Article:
Transformation is Everywhere: Lessons From Car Trouble
Updated: May 11, 2020
Yesterday I had to take an Uber home. My car died while I was at a red light and so I had to have it towed to a mechanic. While in the middle of the intersection waiting for Triple A to arrive, I felt tempted to go into fear, worry, doubt, anger, and victimhood. I admit, it was a little embarrassing to be the person we’ve all driven by and thought, “sucks to be them.” But I started to think about how it’s so easy to thank God for his work in our life when things are going great; however, the moment something goes wrong we think, “why me, why did this happen?”
God’s work is always present in our life. We may prefer certain situations over others, but his work is always present. As I sat there in my car, I began reminding myself of the things my ego was trying to get me to forget. I affirmed that I was safe and that God’s work is consistent and ever-present. I thought how we can’t pick and choose spiritual law, we either believe that it is or that it isn’t.
After I arrived safely at the mechanic’s and dropped off my car, I called an Uber. The woman who picked me up had driven by me a few times, so when I got into the car I was ready to get home. The moment I sat in the car she turned around and introduced herself. She said, “Hi, my name is Chris.” I thought, “Oh, that’s my name too.” I said, “Hi Chris, my name is Chris.”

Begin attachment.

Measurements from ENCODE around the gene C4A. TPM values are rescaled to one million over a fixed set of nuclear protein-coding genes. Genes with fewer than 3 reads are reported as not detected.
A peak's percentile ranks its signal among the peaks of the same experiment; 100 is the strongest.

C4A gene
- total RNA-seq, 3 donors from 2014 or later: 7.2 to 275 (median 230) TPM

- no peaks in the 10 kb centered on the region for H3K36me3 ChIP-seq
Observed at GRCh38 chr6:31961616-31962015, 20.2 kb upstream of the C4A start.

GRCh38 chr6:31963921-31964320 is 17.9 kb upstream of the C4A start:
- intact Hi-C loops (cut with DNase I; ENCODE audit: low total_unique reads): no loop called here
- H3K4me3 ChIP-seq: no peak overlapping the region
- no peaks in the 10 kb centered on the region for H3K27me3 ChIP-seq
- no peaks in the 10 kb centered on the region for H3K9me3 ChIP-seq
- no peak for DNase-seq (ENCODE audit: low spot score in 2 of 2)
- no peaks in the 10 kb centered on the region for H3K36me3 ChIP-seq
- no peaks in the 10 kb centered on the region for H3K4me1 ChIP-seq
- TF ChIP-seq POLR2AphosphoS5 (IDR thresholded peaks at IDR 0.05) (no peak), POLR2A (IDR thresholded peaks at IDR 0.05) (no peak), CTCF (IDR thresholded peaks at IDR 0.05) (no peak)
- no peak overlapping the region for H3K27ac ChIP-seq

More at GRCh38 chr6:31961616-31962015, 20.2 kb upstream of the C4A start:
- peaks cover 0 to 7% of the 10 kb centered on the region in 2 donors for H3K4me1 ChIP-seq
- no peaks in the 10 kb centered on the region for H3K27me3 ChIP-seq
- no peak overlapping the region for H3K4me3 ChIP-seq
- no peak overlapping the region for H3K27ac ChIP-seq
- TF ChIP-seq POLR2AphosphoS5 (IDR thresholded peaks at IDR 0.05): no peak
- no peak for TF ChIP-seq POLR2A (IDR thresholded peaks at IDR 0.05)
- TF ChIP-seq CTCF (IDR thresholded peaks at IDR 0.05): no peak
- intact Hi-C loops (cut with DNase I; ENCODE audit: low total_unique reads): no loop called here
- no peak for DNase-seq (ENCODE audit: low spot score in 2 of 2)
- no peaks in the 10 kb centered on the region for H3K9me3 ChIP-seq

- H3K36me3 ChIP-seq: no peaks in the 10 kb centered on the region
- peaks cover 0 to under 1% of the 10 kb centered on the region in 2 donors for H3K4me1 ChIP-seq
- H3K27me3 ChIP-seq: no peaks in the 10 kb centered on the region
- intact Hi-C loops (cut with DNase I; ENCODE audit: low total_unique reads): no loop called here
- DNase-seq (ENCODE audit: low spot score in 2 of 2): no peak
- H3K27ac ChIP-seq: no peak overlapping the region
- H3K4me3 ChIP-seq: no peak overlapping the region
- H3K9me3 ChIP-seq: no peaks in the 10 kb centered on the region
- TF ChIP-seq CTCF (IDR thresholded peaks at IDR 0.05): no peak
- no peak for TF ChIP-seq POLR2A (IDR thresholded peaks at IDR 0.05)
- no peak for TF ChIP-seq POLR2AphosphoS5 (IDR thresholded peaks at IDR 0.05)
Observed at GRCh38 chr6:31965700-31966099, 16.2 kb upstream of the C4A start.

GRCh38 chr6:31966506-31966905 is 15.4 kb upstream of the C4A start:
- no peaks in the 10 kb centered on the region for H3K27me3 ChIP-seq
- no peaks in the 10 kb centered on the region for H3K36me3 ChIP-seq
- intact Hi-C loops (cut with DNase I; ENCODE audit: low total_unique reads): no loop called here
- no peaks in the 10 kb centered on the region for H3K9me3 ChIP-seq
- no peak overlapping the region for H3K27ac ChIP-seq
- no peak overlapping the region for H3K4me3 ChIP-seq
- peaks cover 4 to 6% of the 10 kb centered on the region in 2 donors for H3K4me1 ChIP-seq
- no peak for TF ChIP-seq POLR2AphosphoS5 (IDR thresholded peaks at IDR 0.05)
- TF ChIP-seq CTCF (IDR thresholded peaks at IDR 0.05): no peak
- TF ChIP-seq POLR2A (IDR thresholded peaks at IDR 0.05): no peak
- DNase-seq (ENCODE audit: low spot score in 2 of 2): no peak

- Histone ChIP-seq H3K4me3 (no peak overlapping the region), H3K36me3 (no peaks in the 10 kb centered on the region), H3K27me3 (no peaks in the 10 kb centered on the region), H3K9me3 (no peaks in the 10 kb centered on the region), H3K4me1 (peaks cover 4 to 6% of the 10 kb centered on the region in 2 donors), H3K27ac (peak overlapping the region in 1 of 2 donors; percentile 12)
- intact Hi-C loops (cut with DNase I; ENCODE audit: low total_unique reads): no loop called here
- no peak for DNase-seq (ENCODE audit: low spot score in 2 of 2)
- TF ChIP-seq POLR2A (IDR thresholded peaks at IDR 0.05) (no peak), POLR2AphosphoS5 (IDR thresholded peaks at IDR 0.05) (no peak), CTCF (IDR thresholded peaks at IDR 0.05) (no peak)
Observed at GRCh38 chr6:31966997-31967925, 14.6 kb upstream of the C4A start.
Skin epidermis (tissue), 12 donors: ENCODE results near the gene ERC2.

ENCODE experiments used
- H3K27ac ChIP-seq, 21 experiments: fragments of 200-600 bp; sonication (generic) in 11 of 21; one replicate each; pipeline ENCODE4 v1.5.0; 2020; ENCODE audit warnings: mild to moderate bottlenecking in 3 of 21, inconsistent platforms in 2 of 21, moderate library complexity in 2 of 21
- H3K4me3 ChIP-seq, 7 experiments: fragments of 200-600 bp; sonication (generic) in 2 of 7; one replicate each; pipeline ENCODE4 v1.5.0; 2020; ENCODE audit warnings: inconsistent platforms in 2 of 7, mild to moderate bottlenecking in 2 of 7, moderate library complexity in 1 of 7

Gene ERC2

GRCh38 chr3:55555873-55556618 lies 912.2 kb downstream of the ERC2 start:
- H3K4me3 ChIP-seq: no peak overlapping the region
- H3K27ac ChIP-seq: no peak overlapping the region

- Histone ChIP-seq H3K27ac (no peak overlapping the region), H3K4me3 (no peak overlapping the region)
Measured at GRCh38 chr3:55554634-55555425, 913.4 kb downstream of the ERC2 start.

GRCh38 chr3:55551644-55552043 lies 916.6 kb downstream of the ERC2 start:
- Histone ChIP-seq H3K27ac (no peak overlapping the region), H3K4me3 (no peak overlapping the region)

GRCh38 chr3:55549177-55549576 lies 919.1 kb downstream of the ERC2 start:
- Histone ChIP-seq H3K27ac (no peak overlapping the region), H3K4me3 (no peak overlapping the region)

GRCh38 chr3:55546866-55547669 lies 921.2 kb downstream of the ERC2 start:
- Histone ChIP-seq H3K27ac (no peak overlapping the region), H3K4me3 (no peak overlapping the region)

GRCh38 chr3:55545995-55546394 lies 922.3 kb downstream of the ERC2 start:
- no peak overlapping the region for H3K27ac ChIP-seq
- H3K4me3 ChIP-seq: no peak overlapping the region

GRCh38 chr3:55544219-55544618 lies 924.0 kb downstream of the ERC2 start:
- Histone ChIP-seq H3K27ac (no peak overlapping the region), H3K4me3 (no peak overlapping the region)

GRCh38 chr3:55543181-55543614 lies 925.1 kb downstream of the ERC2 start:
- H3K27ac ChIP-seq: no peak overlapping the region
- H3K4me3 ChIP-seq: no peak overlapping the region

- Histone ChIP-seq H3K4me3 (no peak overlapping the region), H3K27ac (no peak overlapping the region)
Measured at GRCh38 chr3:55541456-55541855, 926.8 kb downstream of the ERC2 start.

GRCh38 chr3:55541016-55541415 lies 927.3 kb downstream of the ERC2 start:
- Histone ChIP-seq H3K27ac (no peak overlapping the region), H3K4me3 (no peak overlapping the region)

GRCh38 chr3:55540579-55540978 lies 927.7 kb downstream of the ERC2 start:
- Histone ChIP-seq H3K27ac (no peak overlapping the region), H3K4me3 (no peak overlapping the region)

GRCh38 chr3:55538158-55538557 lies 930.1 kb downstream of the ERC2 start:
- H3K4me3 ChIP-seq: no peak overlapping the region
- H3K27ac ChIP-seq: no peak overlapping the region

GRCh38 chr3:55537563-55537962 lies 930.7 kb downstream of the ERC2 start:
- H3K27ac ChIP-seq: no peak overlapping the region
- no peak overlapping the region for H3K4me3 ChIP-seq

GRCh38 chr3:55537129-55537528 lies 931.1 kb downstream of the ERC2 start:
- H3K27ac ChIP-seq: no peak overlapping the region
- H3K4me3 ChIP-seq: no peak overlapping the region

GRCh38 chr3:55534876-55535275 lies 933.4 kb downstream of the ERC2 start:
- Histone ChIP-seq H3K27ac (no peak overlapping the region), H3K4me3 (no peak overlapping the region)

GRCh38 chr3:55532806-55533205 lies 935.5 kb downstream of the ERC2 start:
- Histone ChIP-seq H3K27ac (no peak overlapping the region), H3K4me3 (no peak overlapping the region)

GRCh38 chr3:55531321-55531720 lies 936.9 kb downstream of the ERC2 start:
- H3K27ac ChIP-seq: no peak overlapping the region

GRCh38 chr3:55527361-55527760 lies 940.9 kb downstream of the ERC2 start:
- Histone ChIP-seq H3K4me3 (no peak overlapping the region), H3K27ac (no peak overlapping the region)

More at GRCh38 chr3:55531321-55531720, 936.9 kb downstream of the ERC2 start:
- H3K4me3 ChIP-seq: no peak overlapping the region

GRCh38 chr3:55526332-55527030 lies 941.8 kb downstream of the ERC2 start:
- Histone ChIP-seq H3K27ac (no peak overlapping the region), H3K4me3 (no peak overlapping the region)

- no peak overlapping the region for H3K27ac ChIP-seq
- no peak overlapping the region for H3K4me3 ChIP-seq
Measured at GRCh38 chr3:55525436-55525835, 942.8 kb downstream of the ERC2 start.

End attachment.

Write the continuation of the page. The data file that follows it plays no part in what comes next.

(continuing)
After we both had a laugh she offered me some licorice. She seemed very sweet and to be honest, a bit fragile and elderly to be an Uber driver in Los Angeles. I asked her how long she’s been an Uber driver and if she liked it. She began to tell me how she took care of her father for many years but that he recently passed away. She said she needed to do something to get out of the house because she’s been so depressed. She loves people and so she thought driving for Uber would be a great way for her to meet people and stop hiding.
During our 30 minute drive I learned so much. Not just about her life, but about life in general. There was even a moment during our drive where she slowed down to let another car go in front of her and she said, “Sorry, but I tend to let people in.” I think she thought she was referring to cars, but to me, it meant so much more.
When we arrived at my place she said, “I hope you enjoyed your drive. Are you sure you don’t want any licorice?” I said, “Yes, I’m sure. But thank you for the drive, I learned a lot from you.”
On one hand, a sh**ty day. On the other hand, a supportive Universe keeping me out of harm’s way, sending little angels to the rescue, and a delightful lesson on vulnerability and keeping my heart open.
Cars will break down, life will go on, and how we choose to handle and view our circumstance is entirely up to us.